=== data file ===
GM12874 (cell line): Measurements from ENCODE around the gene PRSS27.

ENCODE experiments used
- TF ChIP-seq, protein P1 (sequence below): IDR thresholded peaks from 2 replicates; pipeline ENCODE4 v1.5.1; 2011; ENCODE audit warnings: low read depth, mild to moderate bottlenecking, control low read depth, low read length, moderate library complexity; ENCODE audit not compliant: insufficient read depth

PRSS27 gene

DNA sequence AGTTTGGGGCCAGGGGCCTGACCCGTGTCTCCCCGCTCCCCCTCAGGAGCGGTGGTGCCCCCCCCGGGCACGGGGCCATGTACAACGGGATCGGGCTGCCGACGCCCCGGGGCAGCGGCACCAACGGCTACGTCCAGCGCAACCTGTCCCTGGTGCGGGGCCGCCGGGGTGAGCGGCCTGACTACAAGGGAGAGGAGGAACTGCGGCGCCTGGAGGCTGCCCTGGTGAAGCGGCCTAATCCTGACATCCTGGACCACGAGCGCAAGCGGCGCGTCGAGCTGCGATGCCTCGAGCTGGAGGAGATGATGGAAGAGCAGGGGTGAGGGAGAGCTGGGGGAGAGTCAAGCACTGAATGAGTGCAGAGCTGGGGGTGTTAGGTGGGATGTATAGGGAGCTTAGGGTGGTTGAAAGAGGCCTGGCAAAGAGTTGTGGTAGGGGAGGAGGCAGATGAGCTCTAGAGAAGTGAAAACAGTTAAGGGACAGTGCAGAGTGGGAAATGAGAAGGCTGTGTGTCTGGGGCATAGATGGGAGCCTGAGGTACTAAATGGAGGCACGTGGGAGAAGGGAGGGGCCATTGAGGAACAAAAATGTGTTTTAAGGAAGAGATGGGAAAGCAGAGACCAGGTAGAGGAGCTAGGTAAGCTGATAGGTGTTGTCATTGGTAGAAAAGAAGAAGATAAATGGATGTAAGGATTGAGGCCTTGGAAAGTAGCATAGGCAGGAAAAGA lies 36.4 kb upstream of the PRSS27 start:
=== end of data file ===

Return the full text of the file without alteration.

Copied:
GM12874 (cell line): Measurements from ENCODE around the gene PRSS27.

ENCODE experiments used
- TF ChIP-seq, protein P1 (sequence below): IDR thresholded peaks from 2 replicates; pipeline ENCODE4 v1.5.1; 2011; ENCODE audit warnings: low read depth, mild to moderate bottlenecking, control low read depth, low read length, moderate library complexity; ENCODE audit not compliant: insufficient read depth

PRSS27 gene

DNA sequence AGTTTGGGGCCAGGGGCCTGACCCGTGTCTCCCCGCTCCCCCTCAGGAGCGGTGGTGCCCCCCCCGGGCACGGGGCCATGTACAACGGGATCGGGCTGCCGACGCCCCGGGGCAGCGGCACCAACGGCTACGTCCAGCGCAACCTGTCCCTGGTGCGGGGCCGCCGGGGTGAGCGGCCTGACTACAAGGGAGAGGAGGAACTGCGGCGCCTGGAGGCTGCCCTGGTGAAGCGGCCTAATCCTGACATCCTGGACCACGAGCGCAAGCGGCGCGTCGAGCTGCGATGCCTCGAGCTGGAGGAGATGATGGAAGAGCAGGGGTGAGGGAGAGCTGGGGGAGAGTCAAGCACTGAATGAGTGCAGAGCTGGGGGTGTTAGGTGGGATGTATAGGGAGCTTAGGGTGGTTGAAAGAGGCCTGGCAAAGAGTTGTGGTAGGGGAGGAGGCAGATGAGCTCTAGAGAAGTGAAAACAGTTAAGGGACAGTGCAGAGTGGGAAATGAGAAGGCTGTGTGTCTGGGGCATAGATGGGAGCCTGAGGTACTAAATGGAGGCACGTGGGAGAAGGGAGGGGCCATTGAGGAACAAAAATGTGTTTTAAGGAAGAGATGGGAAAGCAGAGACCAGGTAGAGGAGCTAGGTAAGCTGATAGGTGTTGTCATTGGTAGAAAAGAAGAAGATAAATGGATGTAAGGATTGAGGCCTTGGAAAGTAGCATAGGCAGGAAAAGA lies 36.4 kb upstream of the PRSS27 start: